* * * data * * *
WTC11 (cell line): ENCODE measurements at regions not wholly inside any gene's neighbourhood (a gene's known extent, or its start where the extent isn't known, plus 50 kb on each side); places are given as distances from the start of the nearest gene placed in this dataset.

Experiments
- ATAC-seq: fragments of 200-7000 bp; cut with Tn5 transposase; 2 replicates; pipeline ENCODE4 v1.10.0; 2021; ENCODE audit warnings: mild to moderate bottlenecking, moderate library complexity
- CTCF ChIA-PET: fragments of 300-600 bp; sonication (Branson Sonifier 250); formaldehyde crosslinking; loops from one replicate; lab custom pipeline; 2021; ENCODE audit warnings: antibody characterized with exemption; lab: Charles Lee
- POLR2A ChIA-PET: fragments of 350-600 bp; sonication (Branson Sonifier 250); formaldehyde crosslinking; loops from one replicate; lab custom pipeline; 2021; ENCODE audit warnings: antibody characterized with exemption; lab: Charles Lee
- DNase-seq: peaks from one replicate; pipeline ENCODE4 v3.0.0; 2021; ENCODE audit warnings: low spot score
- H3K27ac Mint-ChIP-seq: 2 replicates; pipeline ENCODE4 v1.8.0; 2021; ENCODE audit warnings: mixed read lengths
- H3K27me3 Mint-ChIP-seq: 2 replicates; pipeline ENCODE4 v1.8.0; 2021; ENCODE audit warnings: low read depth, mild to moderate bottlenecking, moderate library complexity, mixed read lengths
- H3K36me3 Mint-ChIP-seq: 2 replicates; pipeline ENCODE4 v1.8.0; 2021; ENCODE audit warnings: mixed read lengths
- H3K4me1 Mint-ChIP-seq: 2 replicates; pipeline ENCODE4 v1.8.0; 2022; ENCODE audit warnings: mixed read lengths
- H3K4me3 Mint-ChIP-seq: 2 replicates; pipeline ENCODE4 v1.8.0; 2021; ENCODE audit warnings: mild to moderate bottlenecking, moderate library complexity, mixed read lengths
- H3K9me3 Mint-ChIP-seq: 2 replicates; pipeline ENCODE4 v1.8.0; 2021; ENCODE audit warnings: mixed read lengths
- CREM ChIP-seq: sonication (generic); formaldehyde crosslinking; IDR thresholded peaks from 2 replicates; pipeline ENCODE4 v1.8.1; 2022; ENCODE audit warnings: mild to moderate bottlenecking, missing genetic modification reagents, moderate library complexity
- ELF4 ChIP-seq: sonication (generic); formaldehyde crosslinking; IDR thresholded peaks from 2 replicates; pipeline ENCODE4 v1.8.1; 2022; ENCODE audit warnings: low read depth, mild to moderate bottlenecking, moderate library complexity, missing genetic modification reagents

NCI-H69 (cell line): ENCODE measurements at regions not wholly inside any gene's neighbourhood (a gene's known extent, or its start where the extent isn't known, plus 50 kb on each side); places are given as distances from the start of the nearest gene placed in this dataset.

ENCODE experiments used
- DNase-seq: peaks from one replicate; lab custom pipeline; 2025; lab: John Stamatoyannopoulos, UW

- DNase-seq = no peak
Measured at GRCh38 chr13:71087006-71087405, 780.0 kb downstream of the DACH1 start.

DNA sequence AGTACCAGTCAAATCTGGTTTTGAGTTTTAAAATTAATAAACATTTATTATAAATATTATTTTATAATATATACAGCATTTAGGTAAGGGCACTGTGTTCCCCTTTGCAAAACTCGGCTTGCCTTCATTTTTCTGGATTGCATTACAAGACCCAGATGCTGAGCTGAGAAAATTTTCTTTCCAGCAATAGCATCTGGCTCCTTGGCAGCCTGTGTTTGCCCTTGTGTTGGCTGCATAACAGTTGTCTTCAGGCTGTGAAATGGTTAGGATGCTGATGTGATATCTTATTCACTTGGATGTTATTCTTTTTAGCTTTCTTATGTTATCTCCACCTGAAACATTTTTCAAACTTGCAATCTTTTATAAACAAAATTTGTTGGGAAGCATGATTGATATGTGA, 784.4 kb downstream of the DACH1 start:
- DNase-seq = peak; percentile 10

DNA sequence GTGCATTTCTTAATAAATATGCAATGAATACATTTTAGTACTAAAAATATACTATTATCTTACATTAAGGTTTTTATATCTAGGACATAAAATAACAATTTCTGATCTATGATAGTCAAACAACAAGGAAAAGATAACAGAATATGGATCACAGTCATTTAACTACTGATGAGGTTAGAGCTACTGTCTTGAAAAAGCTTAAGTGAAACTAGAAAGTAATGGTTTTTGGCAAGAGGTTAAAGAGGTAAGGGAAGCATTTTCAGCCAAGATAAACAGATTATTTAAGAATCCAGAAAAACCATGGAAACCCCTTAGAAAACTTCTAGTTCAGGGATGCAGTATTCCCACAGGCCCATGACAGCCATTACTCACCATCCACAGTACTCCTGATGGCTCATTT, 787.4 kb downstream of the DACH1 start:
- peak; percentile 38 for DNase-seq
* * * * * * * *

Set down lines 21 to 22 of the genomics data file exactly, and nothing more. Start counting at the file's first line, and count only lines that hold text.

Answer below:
- DNase-seq = peak; percentile 10

DNA sequence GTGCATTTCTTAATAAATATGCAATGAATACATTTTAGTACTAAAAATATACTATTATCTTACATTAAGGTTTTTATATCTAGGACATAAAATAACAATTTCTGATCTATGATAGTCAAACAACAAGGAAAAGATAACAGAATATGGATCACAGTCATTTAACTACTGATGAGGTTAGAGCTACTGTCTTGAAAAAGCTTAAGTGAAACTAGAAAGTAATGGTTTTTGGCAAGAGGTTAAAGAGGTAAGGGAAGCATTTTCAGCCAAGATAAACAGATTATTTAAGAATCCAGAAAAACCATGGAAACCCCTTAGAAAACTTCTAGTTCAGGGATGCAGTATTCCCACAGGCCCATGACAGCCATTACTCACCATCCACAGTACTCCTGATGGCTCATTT, 787.4 kb downstream of the DACH1 start: